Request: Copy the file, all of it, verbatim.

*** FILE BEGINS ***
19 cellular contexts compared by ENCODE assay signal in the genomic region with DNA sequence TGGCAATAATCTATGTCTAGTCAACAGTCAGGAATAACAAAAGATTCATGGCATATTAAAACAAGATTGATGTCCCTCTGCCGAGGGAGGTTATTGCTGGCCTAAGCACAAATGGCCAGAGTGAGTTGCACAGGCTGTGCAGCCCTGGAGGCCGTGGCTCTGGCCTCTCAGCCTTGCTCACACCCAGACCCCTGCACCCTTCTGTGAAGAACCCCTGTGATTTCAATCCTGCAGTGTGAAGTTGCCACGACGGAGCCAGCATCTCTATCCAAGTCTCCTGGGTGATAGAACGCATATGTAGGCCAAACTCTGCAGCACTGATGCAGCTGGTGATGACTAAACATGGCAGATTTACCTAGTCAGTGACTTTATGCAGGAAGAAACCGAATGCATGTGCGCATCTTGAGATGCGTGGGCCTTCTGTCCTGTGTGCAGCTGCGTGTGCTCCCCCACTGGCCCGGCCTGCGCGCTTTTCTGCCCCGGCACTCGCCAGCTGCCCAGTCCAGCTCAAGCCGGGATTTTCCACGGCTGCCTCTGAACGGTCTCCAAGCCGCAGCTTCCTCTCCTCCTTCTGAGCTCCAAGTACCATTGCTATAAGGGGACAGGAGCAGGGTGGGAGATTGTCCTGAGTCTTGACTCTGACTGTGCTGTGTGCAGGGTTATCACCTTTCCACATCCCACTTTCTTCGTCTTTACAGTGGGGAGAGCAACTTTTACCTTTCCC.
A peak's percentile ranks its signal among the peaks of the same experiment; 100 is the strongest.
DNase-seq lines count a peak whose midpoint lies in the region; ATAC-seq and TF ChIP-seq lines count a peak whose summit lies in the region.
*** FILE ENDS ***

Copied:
19 cellular contexts compared by ENCODE assay signal in the genomic region with DNA sequence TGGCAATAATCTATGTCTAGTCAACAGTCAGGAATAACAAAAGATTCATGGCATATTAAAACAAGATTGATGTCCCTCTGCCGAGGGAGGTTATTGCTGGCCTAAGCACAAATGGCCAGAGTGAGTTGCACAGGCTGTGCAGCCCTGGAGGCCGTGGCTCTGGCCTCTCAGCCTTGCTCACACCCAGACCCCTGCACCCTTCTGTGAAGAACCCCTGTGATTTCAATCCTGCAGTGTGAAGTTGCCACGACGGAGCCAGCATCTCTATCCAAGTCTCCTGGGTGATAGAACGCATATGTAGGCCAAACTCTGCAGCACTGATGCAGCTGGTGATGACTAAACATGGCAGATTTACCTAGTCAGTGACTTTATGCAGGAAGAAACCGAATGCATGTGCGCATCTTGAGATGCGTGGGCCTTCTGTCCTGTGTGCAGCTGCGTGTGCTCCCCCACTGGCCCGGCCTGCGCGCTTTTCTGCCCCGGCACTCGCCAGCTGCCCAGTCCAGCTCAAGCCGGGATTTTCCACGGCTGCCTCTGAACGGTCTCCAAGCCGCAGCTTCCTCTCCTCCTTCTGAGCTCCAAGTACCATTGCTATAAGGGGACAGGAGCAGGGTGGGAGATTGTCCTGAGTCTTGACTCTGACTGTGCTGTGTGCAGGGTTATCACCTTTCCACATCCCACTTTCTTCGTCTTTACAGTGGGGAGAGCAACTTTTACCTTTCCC.
A peak's percentile ranks its signal among the peaks of the same experiment; 100 is the strongest.
DNase-seq lines count a peak whose midpoint lies in the region; ATAC-seq and TF ChIP-seq lines count a peak whose summit lies in the region.